Afternoon Tea Set of Afternoon Tea Tea Room in Japan

Celebrate the 40th Anniversary of the Tea Room

Wake Up and Smell the Cell-Cultured Coffee!

Coffee cells have been successfully produced by scientists in Finland using cellular agriculture. The innovation, coming from the land that drinks the most coffee per capita in the world, could help make the future production of coffee considerably more sustainable.

Scientists at the VTT Technical Research Centre of Finland produced the coffee cells in a bioreactor utilizing cellular agriculture – the process in which cell cultures floating in bioreactors can be filled with nutrient medium and used to produce various animal- and plant-based products. The team claims that the first batches produced smell and taste like conventional coffee.

Increasing demand, coupled with sustainability challenges and ethical concerns, is rendering traditional coffee agriculture wholly unsustainable. Development and market entry of such cellular agriculture, however, currently hinges on regulatory approval. At present, Singapore is the only state with advanced legislature, while Qatar is also not far behind. In the US, the USDA has called on stakeholders in the cell-cultured field to present comments and information while labeling legislation is reviewed.

“At VTT, this project has been part of our overall endeavor to develop the biotechnological production of daily and familiar commodities that are conventionally produced by agriculture. For this, we use many different hosts, such as microbes, but also plant cells,” stated Research Team Leader, Dr. Heiko Rischer from VTT.

“In terms of smell and taste, our trained sensory panel and analytical examination found the profile of the brew to bear similarity to ordinary coffee. However, coffee making is an art and involves iterative optimization under the supervision of specialists with dedicated equipment. Our work marks the basis for such work,” added Rischer.

Source: Vegconmist

Alcohol Can Cause Immediate Risk of Atrial Fibrillation

Elizabeth Fernandez wrote . . . . . . . . .

A single glass of wine can quickly – significantly – raise the drinker’s risk for atrial fibrillation, according to new research by UC San Francisco.

The study provides the first evidence that alcohol consumption substantially increases the chance of the heart rhythm condition occurring within a few hours. The findings might run counter to a prevailing perception that alcohol can be “cardioprotective,” say the authors, suggesting that reducing or avoiding alcohol might help mitigate harmful effects.

The paper is published in Annals of Internal Medicine.

“Contrary to a common belief that atrial fibrillation is associated with heavy alcohol consumption, it appears that even one alcohol drink may be enough to increase the risk,” said Gregory Marcus, MD, MAS, professor of medicine in the Division of Cardiology at UCSF.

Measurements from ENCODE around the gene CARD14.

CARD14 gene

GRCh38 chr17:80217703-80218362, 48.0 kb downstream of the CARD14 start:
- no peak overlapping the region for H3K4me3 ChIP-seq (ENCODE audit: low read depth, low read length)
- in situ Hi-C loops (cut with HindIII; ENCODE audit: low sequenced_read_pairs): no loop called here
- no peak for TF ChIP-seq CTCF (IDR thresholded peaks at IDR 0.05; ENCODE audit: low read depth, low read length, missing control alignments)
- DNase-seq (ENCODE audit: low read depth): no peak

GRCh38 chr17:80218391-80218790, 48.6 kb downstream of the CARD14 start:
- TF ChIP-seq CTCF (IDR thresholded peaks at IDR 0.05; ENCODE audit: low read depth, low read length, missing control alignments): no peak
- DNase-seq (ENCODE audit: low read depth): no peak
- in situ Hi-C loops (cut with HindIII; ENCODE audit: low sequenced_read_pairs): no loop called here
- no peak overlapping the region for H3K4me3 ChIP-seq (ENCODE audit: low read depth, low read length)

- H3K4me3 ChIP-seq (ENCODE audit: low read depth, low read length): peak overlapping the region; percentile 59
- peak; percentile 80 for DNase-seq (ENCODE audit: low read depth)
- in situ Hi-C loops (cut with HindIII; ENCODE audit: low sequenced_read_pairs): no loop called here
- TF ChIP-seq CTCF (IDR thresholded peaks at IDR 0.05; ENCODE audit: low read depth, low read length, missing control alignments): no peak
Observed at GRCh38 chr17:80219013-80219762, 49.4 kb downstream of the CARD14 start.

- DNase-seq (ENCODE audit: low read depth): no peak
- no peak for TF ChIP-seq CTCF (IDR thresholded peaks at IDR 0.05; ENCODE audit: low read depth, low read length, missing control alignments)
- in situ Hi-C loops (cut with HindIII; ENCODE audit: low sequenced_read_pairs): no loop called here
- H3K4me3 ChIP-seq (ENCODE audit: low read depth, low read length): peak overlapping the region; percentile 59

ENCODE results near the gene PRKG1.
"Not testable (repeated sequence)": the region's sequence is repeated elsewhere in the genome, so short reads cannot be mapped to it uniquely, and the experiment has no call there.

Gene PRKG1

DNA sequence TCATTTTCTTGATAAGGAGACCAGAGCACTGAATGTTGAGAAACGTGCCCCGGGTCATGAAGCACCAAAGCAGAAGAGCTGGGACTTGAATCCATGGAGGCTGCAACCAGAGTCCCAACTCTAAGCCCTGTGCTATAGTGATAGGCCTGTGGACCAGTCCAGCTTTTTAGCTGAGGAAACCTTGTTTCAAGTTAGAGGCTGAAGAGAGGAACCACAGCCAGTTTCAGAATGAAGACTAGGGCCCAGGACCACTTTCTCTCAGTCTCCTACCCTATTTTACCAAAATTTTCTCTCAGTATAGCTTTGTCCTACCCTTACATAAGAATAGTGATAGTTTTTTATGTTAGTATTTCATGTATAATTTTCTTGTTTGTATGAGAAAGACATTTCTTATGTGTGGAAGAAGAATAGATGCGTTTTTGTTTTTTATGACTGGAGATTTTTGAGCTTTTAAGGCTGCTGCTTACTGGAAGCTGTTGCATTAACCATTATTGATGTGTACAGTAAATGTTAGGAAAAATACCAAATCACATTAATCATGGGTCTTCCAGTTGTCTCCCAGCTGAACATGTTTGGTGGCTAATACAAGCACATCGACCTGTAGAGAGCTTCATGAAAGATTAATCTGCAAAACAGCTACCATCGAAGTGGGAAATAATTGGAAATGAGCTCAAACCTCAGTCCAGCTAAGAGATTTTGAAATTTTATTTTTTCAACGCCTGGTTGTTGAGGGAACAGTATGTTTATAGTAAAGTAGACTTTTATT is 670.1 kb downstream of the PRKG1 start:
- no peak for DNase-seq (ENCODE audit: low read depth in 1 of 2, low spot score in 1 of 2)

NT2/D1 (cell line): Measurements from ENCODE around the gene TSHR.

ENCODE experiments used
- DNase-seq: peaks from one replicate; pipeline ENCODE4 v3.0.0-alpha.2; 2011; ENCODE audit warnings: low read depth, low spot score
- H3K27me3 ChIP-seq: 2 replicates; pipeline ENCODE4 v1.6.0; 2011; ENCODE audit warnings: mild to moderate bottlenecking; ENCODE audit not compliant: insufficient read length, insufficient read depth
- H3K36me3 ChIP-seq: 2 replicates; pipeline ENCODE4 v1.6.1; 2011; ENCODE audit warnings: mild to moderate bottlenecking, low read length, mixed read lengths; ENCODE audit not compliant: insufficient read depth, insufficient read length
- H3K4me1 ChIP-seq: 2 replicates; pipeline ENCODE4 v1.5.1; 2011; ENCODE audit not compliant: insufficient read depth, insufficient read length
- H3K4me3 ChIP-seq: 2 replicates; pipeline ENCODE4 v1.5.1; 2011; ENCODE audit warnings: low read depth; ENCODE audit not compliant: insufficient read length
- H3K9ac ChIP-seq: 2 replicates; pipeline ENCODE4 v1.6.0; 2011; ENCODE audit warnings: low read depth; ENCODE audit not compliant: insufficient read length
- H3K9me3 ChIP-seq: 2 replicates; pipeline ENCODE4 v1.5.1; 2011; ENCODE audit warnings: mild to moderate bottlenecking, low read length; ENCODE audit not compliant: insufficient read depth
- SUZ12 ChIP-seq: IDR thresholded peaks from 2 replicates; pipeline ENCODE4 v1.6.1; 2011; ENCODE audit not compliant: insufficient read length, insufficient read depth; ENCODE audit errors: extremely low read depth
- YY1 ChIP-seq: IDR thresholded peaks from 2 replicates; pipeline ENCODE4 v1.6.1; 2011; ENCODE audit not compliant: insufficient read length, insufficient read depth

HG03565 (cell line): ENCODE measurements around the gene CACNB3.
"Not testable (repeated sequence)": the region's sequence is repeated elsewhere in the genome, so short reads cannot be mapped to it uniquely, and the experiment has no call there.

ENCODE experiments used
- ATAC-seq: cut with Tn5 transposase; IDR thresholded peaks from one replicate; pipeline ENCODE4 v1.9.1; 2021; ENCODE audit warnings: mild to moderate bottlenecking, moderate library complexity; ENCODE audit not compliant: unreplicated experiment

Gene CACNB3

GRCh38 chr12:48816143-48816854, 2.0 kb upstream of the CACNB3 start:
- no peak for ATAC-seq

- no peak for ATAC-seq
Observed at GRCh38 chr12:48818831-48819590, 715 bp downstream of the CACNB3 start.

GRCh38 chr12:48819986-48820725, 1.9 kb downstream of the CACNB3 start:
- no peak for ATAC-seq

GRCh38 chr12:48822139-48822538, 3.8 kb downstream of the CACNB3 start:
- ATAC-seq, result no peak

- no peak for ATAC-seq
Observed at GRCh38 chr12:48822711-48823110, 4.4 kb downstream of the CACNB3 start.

“Our results show that the occurrence of atrial fibrillation might be neither random nor unpredictable,” he said. “Instead, there may be identifiable and modifiable ways of preventing an acute heart arrhythmia episode.”

Atrial fibrillation (AF) is the most common heart arrhythmia seen clinically, but until now research has largely focused on risk factors for developing the disease and therapies to treat it, rather than factors that determine when and where an episode might occur. AF can lead to loss of quality of life, significant health care costs, stroke and death.

Large studies have shown that chronic alcohol consumption can be a predictor of the condition, and Marcus and other scientists have demonstrated that it is linked to heightened risks of a first diagnosis of atrial arrhythmias.

The research centered on 100 patients with documented AF who consumed at least one alcoholic drink a month. The patients were recruited from the general cardiology and cardiac electrophysiology outpatient clinics at UCSF. People with a history of alcohol or substance use disorder were excluded, as were those with certain allergies, or who were changing treatment for their heart condition.

Each wore an electrocardiogram (ECG) monitor for approximately four weeks, pressing a button whenever they had a standard-size alcoholic drink. They were also all fitted with a continuously recording alcohol sensor. Blood tests reflecting alcohol consumption over the previous weeks were periodically administered. Participants consumed a median of one drink per day throughout the study period.

Researchers found that an AF episode was associated with two-fold higher odds with one alcoholic drink, and three-fold higher odds with two or more drinks within the preceding four hours. AF episodes were also associated with an increased blood alcohol concentration.

The authors note study limitations, including that patients might have forgotten to press their monitor buttons or that they minimized the number of button presses due to embarrassment, although these considerations would not have affected alcohol sensor readings. Additionally, the study was limited to those with established AF, not to the general population.

“The effects seem to be fairly linear: the more alcohol consumed, the higher the risk of an acute AF event,” said Marcus. “These observations mirror what has been reported by patients for decades, but this is the first objective, measurable evidence that a modifiable exposure may acutely influence the chance that an AF episode will occur.”

Source: UCSF

Daily Coffee May Protect the Heart

Steven Reinberg wrote . . . . . . . . .

The latest buzz on coffee? It may be good for your heart, a new, large study suggests.

Drinking light to moderate amounts — up to three cups a day — may lower the risk of stroke, fatal heart disease and all-cause death, researchers found.

“Regular coffee consumption of up to three cups per day is associated with a lower risk of all-cause mortality, cardiovascular mortality and stroke,” said lead researcher Dr. Judit Simon, from the Heart and Vascular Center at Semmelweis University in Budapest, Hungary.

These benefits might be partly explained by positive alterations in heart structure and function, she said.

Better yet, all types of coffee — caffeinated, decaf, brewed and instant — may offer heart benefits, Simon said.

“In a sub-analysis on types of mostly consumed coffee, decaffeinated coffee was associated with lower risk of all-cause and cardiovascular deaths, but not with lower stroke incidence, suggesting that caffeine is not the main or only component that is responsible for these favorable outcomes,” she said.

Instant coffee was associated with a lower risk of all-cause death, while ground coffee was linked with reduced risk of all-cause and cardiovascular death and lower stroke incidence, she said.